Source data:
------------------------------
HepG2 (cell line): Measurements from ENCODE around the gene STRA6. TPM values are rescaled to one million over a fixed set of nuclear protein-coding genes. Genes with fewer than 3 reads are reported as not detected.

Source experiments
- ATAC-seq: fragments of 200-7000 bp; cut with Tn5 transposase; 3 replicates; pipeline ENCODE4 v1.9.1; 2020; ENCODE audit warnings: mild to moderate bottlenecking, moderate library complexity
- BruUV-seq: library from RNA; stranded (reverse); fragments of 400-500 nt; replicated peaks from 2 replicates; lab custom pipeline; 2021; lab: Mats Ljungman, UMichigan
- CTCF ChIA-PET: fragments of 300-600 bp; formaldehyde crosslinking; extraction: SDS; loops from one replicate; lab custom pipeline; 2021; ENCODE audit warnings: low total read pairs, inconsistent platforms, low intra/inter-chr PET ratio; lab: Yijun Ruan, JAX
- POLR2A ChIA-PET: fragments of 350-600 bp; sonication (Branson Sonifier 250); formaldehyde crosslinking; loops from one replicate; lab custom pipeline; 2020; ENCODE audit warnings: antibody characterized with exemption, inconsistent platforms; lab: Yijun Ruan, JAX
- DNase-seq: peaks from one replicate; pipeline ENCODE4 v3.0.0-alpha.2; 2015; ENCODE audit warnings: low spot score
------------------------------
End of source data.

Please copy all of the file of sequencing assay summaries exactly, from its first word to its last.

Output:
HepG2 (cell line): Measurements from ENCODE around the gene STRA6. TPM values are rescaled to one million over a fixed set of nuclear protein-coding genes. Genes with fewer than 3 reads are reported as not detected.

Source experiments
- ATAC-seq: fragments of 200-7000 bp; cut with Tn5 transposase; 3 replicates; pipeline ENCODE4 v1.9.1; 2020; ENCODE audit warnings: mild to moderate bottlenecking, moderate library complexity
- BruUV-seq: library from RNA; stranded (reverse); fragments of 400-500 nt; replicated peaks from 2 replicates; lab custom pipeline; 2021; lab: Mats Ljungman, UMichigan
- CTCF ChIA-PET: fragments of 300-600 bp; formaldehyde crosslinking; extraction: SDS; loops from one replicate; lab custom pipeline; 2021; ENCODE audit warnings: low total read pairs, inconsistent platforms, low intra/inter-chr PET ratio; lab: Yijun Ruan, JAX
- POLR2A ChIA-PET: fragments of 350-600 bp; sonication (Branson Sonifier 250); formaldehyde crosslinking; loops from one replicate; lab custom pipeline; 2020; ENCODE audit warnings: antibody characterized with exemption, inconsistent platforms; lab: Yijun Ruan, JAX
- DNase-seq: peaks from one replicate; pipeline ENCODE4 v3.0.0-alpha.2; 2015; ENCODE audit warnings: low spot score